INDIANAPOLIS (November 16, 2015) - Indianapolis Colts and Pacers fans, concert goers and others should be prepared for tighter security in the wake of the deadly terror attacks in Paris.
Indianapolis Homeland Security Chief Gary Coons says there will be a visible and concealed increased in security at Lucas Oil Stadium and Bankers Life Fieldhouse.
“I think the difference will be, you’ll see more personnel outside in the outer perimeter,” Coons said. “Whether they are uniform or non uniform.”
The NFL released a statement announcing the larger security presence at football games across the country. The statement also reinforced the league’s Clear Bag policy.
“We strongly recommend that fans do not bring bags with them to the stadium. If it is essential to bring a bag, it must be in compliance with the clear bag policy which requires that it be made of clear plastic, vinyl or PVC and not exceed 12" x 6" x 12. It is important that all fans comply with these requirements, and we appreciate their efforts to cooperate with these security measures.”
Officials at Ohio State University announced Monday they would implement the NFL’s clear bag policy starting with this weekend’s game against Michigan State.
No Indiana schools have made the same announcement, although officials at Butler and Purdue said the issue had been discussed.
Indiana Pacers President and COO, Rick Fuson released the following statement:
“We do not reveal security steps for obvious security reasons. We have taken many visible and unseen security steps but will not disclose anything beyond that. Without being specific, we continue to work with local, state, federal law enforcement and homeland security officials on this issue as we do on a regular basis.”
Coons said there is no known credible threat to central Indiana, but local and federal public safety departments around Indianapolis have trained for the type of situation that unfolded in Paris. Specifically, he said departments have trained for a bomb or shooting at a large sporting event being used as a distraction for attacks on other sites.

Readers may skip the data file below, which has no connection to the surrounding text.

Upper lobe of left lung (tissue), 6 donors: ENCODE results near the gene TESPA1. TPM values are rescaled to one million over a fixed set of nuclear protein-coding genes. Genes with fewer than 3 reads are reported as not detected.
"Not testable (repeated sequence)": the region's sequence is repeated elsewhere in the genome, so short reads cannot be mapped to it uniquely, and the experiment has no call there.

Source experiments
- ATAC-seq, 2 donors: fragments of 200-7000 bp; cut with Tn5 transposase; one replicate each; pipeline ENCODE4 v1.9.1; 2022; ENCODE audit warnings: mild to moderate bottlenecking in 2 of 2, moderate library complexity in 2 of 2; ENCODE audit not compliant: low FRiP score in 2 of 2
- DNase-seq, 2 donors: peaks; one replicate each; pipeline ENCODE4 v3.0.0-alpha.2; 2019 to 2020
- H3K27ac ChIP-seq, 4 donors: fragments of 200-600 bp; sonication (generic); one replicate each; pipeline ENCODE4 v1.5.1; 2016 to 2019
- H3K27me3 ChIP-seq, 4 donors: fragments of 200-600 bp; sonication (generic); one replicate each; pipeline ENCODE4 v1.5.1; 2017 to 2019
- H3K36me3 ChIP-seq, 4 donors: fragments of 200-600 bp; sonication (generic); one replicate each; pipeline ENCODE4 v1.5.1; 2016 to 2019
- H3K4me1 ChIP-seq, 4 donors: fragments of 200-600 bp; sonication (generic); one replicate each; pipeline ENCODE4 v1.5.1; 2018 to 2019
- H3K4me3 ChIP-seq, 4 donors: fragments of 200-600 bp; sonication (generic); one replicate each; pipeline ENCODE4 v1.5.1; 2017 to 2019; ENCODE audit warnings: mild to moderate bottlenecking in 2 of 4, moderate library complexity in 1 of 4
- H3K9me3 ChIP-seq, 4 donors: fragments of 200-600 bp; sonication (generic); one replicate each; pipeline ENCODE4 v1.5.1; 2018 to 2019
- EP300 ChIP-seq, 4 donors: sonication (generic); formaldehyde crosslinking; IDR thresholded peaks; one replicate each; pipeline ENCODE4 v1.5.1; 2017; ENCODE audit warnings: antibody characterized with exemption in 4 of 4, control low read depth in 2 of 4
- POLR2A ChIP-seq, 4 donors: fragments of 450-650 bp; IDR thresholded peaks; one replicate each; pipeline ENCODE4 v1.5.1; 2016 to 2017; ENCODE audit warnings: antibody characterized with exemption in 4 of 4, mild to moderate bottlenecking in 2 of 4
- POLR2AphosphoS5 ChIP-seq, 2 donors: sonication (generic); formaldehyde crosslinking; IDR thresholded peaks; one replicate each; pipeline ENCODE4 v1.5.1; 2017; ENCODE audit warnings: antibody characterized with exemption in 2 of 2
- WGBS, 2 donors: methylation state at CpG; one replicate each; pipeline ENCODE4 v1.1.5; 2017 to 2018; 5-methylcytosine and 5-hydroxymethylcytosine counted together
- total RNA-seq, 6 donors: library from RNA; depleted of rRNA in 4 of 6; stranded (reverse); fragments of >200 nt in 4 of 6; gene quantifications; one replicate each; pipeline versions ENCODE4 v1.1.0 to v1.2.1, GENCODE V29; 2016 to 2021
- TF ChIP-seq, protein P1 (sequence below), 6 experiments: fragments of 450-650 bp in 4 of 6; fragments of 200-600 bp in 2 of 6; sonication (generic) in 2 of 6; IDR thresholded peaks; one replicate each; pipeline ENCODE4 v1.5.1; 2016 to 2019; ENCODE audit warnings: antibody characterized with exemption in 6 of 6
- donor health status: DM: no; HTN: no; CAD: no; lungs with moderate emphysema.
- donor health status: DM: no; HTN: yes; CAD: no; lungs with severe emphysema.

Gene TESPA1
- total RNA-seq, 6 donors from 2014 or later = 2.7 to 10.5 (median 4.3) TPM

“Because we know in the past that there’s been attacks where it’s drawn resources,” Coons said. “Like they do an attack in a certain area to draw resources, and then their attack is really on another venue or another site.”
Live Nation announced heightened security measures at their venues nationwide.
“Due to the recent events in Paris and in an abundance of caution we have implemented heightened security procedures globally. However, because of the sensitive nature of these protocols, we cannot elaborate further on the specific details.”
Live Nation venues around Indianapolis include Old National Centre (Murat, Egyptian Room), The Vogue, Sursa Performance Hall, Reardon Auditorium, 8 Seconds Saloon and Clowes Memorial Hall.
Christian Webb, General Manager of Old National Centre said tighter security protocols “kicked into gear” on Friday after the Paris attacks. Webb says concert goers entering Old National Center are now being patted down and scanned with handheld metal detectors at the entrance, in addition to bag checks which were already being performed.
Old National Centre has also added more private security guards and IMPD officers to monitor the building and property.
The Center for the Performing Arts in Carmel is also adding more security, although the specifics are not being made public. Vice President of Marketing and Communications, Anne O’Brien released the following statement:
“The safety of our venue is of utmost importanceWe have heightened security measures at our venues since the terror attacks in Paris. For security purposes, we are unable to publicly share specific details about our procedures.”
Even with no known threat to central Indiana, Coons urges anyone visiting a public place to take the time to observe their surroundings.
“Know where the exits are,” he said. “Keep your eyes open to what and who are around you.”
Coons did not have any time frame for how long the added security measures will be recommended for public venues.
“When events happen, things change,” he said. “Sometimes for good.”